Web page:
Year: 2022 Source: Suicide and Life-Threatening Behavior. (2022), 52(1), 99-109. SIEC No: 20221189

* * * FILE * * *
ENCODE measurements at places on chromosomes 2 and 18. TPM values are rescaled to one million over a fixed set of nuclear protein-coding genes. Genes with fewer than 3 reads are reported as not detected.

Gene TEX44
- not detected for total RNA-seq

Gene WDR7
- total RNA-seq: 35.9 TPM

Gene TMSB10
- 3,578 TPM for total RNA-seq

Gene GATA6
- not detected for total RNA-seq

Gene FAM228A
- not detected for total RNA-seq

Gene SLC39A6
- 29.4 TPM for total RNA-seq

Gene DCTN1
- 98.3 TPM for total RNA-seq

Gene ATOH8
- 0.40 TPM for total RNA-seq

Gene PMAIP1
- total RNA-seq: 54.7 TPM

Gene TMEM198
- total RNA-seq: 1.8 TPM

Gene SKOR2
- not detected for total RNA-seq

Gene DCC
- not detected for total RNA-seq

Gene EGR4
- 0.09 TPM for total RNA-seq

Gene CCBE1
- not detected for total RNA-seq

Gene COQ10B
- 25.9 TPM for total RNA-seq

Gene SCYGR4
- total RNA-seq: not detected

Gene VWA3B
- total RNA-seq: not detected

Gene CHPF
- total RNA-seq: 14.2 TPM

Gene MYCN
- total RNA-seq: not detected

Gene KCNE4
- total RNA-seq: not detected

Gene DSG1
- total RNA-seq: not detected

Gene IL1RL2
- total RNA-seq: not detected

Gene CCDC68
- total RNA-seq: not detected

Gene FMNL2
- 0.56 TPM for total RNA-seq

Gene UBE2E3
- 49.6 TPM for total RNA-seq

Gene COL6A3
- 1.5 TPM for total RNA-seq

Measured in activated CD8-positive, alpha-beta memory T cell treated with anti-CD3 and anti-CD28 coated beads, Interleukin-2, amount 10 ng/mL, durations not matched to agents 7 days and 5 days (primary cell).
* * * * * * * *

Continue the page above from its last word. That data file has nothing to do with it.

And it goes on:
Objective Suicide is a leading cause of death among adolescents, and suicidal thoughts represent key predictors to suicidal behavior. Yet, suicidal thoughts can be challenging to accurately assess. Symptoms that commonly co-occur with suicidal thoughts, such as depressive symptoms, may provide valuable information for predicting these thoughts. Although clinicians commonly collect multi-informant reports about adolescent depressive symptoms, these reports often yield discrepant findings as individual predictors of adolescents’ suicidal thoughts. Method We tested the ability of specific patterns of multi-informant reports to predict adolescents’ suicidal thoughts. Ninety adolescent inpatients and their parents (i.e., “dyads”) reported on adolescent depressive symptoms, and adolescents completed self-report assessments of suicidal thoughts at baseline and three-month follow-up. Results Dyads displayed variability in reporting patterns, and these patterns uniquely predicted suicidal thoughts. Adolescents reporting elevated depressive symptoms displayed increased concurrent suicidal thoughts relative to adolescents reporting subthreshold depressive symptoms, regardless of parent report. Yet, only adolescents who reported elevated depressive symptoms and whose parents reported subthreshold adolescent depressive symptoms displayed increased future suicidal thoughts. Conclusions Identifying patterns of multiple informants’ reports about adolescent depressive symptoms may improve the prediction of suicidal thoughts. These findings have important implications for assessing adolescents at risk for suicide.